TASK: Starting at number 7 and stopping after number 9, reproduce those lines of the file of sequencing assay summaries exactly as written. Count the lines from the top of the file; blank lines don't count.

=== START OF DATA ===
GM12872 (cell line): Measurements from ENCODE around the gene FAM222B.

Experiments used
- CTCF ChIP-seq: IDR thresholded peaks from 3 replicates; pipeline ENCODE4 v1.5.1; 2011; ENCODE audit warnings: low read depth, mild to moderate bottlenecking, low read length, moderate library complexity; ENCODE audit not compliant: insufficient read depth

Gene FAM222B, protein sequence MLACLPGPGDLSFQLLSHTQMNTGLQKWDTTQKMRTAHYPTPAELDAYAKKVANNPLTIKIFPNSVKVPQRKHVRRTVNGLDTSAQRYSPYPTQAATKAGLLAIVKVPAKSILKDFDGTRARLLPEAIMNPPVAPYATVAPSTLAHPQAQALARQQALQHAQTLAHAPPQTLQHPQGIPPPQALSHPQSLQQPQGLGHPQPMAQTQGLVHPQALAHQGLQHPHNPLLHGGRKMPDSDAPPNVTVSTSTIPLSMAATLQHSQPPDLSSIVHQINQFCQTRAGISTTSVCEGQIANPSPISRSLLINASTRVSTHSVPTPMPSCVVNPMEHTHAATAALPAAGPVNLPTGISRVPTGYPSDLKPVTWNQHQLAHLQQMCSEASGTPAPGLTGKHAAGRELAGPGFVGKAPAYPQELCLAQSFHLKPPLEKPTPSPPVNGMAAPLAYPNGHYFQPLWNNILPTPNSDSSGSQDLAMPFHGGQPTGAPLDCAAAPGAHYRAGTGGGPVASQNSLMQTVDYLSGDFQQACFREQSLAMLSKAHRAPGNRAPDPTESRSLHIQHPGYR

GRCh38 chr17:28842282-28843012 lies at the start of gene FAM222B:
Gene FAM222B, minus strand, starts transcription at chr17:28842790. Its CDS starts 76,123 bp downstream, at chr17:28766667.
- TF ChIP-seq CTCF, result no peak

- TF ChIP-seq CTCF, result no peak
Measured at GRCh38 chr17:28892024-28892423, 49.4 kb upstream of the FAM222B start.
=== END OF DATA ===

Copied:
- TF ChIP-seq CTCF, result no peak

- TF ChIP-seq CTCF, result no peak
Measured at GRCh38 chr17:28892024-28892423, 49.4 kb upstream of the FAM222B start.